If you think you can find any significant political support in your effort to stop a subway being built along the Broadway Corridor, you had better think again.
Both of the city's major political parties, Vision and the NPA, are solidly behind a train in a tunnel. City council approved the project as part of their Transportation 2040 plan and received what they considered to be a convincing staff report last November that outlined the benefits of going underground from Commercial Drive to the University of B.C.
And most recently Mayor Gregor Robertson and UBC president Stephen Toope produced a $100,000 report from the accounting firm KPMG, which the city and the university split the cost on, supporting a subway.
By the way, I was as puzzled as the rest of you a few days ago, when UBC informed my colleague Mike Howell that, in spite of what Toope had to say in support of the KPMG report and a subway, the university was "technologically agnostic" when it came to the mode of public transit down the corridor out to the Point Grey campus.
It could be that Toope got an unwelcome earful from UBC Prof. Patrick Condon, UBC's chair of Landscape and Livable Environments. Condon has been one of the most outspoken opponents of a tunnel. He has been telling folks a subway at about $3 billion dollars is far too expensive and will lead to unacceptable levels of densification. We would get more bang for our limited regional transit bucks if we had a light rail system, much like those in European cities and like Surrey is wanting.
Mind you, Condon has written that "aggressive investment in B.C.'s transportation system will reduce greenhouse gas emissions and lead to healthier and safer communities." Maybe a subway is just a bit too of an "aggressive investment."
But given that the city has clearly made up its mind, you may wonder why the mayor held a "town hall" meeting at St. James Community Centre on West 10th Sunday afternoon. I mean the guy rarely gets out in the public particularly when issues are controversial.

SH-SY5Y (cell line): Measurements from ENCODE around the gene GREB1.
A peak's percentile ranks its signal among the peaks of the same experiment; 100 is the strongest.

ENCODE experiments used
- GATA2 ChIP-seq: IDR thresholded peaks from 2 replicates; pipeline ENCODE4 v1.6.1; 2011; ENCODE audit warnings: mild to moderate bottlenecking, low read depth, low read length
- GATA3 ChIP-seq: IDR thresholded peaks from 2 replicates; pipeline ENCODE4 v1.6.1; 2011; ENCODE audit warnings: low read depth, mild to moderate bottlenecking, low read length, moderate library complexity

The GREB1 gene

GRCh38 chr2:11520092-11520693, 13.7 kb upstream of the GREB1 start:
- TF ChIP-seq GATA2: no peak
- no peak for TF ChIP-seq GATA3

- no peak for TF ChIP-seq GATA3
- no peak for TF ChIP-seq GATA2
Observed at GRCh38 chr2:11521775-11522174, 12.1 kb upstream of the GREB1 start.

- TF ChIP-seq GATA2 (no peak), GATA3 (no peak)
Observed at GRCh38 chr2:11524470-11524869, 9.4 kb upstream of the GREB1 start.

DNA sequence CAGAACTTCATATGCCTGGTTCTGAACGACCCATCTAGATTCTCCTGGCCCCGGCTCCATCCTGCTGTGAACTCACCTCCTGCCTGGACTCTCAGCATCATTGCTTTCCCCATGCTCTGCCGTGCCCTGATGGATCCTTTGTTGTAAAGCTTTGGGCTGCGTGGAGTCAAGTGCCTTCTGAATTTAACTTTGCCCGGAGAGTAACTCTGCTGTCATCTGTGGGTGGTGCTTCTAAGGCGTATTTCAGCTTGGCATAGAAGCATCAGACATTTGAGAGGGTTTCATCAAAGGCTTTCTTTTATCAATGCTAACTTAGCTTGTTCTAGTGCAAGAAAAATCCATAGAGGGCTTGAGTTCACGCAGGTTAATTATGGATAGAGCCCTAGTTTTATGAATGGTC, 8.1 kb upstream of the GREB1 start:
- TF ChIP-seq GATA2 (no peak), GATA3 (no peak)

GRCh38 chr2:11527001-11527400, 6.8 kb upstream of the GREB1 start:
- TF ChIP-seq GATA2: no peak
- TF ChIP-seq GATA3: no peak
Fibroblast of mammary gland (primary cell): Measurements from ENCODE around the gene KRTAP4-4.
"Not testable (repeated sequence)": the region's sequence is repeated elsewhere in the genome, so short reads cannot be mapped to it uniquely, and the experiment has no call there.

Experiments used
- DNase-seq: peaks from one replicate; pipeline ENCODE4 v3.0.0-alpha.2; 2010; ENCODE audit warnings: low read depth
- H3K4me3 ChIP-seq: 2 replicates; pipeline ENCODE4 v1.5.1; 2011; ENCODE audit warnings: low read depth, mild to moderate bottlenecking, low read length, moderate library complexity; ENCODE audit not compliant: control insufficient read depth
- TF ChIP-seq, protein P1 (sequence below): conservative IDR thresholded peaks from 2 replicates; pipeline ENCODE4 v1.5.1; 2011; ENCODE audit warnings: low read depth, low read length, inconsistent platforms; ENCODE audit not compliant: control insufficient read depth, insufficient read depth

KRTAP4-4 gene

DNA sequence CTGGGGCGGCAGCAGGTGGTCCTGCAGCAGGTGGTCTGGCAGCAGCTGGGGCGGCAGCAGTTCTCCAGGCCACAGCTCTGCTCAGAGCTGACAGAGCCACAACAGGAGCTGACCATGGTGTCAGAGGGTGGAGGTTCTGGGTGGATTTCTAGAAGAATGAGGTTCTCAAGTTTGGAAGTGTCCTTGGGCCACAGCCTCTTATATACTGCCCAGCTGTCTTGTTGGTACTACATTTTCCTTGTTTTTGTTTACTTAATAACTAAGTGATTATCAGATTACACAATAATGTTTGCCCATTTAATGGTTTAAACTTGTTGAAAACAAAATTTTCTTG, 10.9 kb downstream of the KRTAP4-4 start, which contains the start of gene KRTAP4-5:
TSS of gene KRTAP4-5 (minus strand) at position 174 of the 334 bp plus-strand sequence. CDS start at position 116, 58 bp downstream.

This was not, as CBC announced, a forum by "the mayor and the city." Even though city staff from the mayor's office turned up, it was actually an event sponsored by the mayor's political party, Vision Vancouver, which they happily admit to. In fact, there were Vision Vancouver "donation envelopes" greeting the line of people as they filed into the hall and the people handling the remote mikes wore Vision Vancouver T-shirts.
The pre-recorded ROBO calls inviting folks to the event were voiced by the mayor's heavy lifter Coun. Geoff Meggs. And it was delivered to Vision members and "supporters" as well as, through the wonders of technology, people living in the vicinity of the community centre. So, while the 200-plus people who packed the venue were not all Vision types, nor were they subway supporters, it was by and large a friendly crowd.
Calling this event a "town hall" or a "forum" would suggest people were there to exchange ideas and draw conclusions. That was not what this meeting was about. Visionistas referred to it as "party outreach," bringing the membership up to date on where their political arm was at. In other words, it was, as one opponent of the project muttered as she passed me, "an exercise in manufacturing consent."
Meggs kicked it off with a PowerPoint presentation originally presented by city staff to council along with that November staff report.
This is the busiest transit corridor in North America. Buses have reached the limit of what they can do. Light rail won't make much difference except to screw up traffic on the corridor and cause the removal of most of the parking. By 2040 the current population of 200,000 using the corridor will grow by another 150,000.
What opposition there was in the audience voiced the view that, aside from the cost, as we saw on Cambie with the Canada Line, small businesses would be negatively affected and that sense of neighbourhood in Kitsilano would be destroyed. But they were wasting their breath.
This was a session designed by Vision to give information, not receive it.